As noted above, the Mannon house itself symbolizes this history's repression. As Seth relates, Abe Mannon build the house to cover over the founding rivalry and disgrace that sets the revenge tragedy in motion. This repressed past is the history of Abe and David Mannon's rivalry over the beautiful Marie Brantôme, David's ultimate victory, and the couple's expulsion from the house.
Set against the epic backdrop of the Civil War, the founding conflict in the Mannon household is a fraternal one. The conflict splits the Mannons into two "houses"—one legitimate and the other dispossessed. Brant and Ezra inherit this sibling rivalry, the ghost of the outcast returns to make his claim in the figure of the former. Christine functions here as Marie's double. As noted earlier, the relations of desire in Mourning are variations on an Oedipal theme, the doubling between its characters representing the Oedipal structure in various constellations. The story of Marie elaborates Oedipus in its classical form: the desire of the sons for the mother.
Brant makes this structure clear in his fascination with Lavinia's striking hair, the hair that, as a point of similarity, establishes the Mannon women as substitutes for his mother. For all the play's male lovers, the memory of this hair will consistently evoke the figure of the mother. This hair serves as the point around which the play's male lovers organize their fantasies. Tellingly Brant's mother is named Marie—that is, the virgin—and known to be a whore. As Freud famously observes, this fantasy of the hyper-idealized and denigrated woman characterizes the male child in the throes of Oedipus. Such a child imagines the mother as at once belonging to him alone. For example, a child imagines the mother as having produced him in Immaculate Conception and as being harlot in taking up with his rival.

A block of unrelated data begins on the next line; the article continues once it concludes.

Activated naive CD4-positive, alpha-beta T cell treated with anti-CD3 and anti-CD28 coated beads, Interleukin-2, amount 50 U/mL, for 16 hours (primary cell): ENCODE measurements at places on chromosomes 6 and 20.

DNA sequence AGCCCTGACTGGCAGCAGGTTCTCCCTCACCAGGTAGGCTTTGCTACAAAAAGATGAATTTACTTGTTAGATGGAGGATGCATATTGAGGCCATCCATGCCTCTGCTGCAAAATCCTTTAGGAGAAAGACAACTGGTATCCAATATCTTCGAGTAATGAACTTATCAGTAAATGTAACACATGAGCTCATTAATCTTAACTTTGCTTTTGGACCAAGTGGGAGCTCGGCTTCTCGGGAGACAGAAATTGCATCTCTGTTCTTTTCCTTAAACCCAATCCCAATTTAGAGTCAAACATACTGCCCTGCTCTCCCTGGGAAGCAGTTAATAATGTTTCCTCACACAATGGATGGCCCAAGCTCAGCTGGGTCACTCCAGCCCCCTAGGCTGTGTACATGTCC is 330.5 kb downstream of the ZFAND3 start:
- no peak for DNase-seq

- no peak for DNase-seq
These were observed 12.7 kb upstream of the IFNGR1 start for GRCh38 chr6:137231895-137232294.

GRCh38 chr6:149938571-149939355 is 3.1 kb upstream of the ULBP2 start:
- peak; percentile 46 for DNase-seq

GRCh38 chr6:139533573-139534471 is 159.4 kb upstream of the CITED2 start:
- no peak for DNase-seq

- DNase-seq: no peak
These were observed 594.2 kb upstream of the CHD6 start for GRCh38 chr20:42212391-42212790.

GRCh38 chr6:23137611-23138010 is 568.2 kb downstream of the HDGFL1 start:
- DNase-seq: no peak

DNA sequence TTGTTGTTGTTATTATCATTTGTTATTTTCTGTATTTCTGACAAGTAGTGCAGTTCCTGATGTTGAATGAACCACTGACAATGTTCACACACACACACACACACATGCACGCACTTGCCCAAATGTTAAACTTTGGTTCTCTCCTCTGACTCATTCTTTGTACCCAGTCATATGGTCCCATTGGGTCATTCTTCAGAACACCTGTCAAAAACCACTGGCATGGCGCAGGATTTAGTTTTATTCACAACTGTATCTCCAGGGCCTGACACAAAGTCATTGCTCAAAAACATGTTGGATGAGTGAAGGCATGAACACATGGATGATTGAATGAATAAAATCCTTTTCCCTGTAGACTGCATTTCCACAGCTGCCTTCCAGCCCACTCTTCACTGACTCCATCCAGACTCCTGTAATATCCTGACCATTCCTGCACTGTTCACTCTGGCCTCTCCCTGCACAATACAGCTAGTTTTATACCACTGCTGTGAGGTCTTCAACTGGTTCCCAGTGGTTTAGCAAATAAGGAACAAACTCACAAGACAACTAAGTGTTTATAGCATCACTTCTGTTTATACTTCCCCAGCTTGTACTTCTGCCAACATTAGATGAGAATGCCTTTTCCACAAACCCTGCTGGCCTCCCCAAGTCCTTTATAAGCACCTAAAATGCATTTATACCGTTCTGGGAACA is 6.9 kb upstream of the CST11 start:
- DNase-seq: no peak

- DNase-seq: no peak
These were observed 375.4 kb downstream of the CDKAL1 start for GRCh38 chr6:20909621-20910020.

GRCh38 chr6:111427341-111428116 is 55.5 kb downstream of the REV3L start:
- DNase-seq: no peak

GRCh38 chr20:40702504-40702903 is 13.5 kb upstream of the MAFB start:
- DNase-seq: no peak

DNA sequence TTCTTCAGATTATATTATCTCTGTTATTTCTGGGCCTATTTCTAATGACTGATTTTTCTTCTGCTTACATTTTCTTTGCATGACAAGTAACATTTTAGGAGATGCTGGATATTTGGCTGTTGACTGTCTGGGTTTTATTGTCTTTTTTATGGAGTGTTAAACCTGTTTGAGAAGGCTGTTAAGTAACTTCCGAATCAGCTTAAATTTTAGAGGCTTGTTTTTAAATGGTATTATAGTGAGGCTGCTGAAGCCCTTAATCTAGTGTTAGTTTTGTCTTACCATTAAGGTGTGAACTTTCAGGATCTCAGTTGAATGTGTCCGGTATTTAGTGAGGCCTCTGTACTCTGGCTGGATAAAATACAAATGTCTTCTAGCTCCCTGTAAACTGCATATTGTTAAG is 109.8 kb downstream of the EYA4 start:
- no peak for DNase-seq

Marie's sexual excess emerges because she is seen as being exotic, and exoticism that almost makes her of a different race. Seth, for example, imagines her in primitive terms: wild, animal-like, and laughing. Note also how characters will continually identify her as the "Canuck" nurse. We should keep Marie's exoticism in mind when considering the ways in which the "exotic," "primitive," and "native" figure as ciphers for sexual excess within the play's racial imaginary.
Already does Brant gesture toward the development of these motifs of the native in his reference to the Blessed Isles. Throughout the play, the Blessed Isles will figure as some utopian space, as home to those who can love without law, judgment, or guilt. As our discussion suggests, law here refers to the law of kinship—the law instituted by the father's name that would prohibit incest and determine the appropriate relations of desire in the household. By fleeing to the natives, the players would elude the disruption of the Mother-Son love affair.
In Mourning Becomes Electra you write: "Oedipus was the Theban king who unwittingly killed his father and MURDERED his mother." [Emphasis mine].
It should read: "Oedipus...MARRIED his mother!"
(Oedipus' mother Jocasta did commit suicide after learning her lover was her son. Oedipus however did NOT "murder" her.)